Can any citizen forget the influx of candidates on the Republican ticket affectionately dubbed “Ghost Candidates”? My favorite was Luke Jones, candidate for Center Township Trustee. Mr. Jones filed the same day he registered to vote. Mr. Jones never made public appearances, including the election board meeting to determine if his application was valid. The election board cited another similar case in Marion County as their basis to let the application stand.
The only similarity between the two cases entailed, both candidates lived in Indiana. The Marion County case dealt with the Voter’s Registration office being remiss causing a late filing of the application. Of course, we never knew too much about this particular case and neither did the Delaware County election board members. Yet the election board with limited knowledge of the Marion case cited that as a basis for the decision to circumvent or interpret State Election Laws according to their political agenda.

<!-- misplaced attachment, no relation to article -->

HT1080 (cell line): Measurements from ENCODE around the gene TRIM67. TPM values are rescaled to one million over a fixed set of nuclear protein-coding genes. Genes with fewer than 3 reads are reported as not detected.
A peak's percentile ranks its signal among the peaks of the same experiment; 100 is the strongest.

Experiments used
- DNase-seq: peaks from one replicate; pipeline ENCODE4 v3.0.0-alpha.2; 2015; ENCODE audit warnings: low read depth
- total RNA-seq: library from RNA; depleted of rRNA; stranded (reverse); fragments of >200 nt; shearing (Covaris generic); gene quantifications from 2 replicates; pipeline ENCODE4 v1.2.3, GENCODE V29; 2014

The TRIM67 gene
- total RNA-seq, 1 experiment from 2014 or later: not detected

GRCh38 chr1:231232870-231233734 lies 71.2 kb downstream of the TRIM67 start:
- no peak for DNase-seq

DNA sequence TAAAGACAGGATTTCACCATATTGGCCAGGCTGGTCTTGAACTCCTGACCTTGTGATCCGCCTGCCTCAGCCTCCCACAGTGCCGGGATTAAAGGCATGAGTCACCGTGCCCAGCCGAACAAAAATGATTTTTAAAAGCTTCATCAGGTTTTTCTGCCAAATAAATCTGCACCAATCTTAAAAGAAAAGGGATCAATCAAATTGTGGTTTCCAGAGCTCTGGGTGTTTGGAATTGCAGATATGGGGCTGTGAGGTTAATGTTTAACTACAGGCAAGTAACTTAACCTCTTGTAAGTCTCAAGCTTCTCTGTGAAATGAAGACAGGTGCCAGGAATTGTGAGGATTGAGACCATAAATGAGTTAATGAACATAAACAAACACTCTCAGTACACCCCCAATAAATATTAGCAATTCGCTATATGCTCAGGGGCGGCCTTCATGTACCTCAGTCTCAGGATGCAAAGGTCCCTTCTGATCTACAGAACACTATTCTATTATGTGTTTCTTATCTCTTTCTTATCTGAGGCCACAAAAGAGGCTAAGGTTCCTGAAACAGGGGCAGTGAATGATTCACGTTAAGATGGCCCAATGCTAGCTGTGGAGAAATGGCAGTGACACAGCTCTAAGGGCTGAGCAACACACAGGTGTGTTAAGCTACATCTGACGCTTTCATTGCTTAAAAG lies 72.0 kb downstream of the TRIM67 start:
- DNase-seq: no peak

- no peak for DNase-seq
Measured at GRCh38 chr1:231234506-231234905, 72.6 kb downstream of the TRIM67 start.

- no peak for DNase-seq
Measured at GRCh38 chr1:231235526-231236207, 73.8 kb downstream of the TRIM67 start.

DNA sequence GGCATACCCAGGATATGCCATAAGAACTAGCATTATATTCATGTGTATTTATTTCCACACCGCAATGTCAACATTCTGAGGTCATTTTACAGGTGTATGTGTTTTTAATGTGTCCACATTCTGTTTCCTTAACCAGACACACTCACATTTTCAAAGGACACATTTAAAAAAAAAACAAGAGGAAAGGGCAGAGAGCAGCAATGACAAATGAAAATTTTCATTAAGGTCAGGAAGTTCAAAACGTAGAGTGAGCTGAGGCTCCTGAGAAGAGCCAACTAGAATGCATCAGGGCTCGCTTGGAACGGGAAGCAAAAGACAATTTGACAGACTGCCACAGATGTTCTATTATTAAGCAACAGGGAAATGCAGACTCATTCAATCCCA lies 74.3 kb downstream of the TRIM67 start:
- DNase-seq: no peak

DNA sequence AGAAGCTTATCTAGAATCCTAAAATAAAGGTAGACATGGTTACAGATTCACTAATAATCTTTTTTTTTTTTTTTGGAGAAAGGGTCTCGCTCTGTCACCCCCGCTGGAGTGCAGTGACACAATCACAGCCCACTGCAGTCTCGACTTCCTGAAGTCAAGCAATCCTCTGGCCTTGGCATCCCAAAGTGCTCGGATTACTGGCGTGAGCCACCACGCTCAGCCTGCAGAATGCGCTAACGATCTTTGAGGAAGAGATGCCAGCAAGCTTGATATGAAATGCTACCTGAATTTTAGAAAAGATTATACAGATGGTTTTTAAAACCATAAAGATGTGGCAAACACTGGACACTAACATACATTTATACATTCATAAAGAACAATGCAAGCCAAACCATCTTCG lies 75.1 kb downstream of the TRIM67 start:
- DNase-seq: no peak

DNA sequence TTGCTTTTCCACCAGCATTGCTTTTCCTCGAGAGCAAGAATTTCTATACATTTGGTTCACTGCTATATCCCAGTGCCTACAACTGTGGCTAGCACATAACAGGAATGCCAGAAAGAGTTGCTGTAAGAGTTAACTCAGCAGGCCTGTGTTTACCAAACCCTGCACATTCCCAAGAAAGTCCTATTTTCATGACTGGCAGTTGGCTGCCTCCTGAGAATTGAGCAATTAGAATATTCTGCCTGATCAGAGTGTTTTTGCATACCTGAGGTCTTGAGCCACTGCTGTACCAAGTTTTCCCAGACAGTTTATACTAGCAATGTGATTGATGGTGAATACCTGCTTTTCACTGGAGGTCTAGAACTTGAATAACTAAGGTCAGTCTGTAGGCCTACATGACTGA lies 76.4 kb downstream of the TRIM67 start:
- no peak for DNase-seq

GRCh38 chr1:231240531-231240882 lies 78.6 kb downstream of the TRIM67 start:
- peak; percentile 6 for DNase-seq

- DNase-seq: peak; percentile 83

There is more to the 2010 primary filings.
None of the candidates which filed had ever voted in a primary, never made any public appearances, never contacted the Republican headquarters and all the applications appeared to be the same handwriting.
Yet despite the obvious, the Delaware County Clerk failed to follow through on the questionable candidates.
We hope these are genuine candidates who really want to hold office. If it turns out, however, that they are ringers with Democratic backing, then shame on officials for making a sham out of the bedrock of American democracy — elections.
What happens in the voting booth can set the stage for years on taxes, ordinances, reassessments and a host of other issues.
Should any of these candidates prove to be ringers, that should be taken as an indication the party backing them considers voters stupid, unable to tell the difference between real and fake candidates.
Star Press 2-28-10
As a parting reminder of how the election board governs, please remember the aggressive prosecution of a missing disclaimer initiated by the Delaware County Election Board.
And the absence of such prosecution when committed by the prosecutor.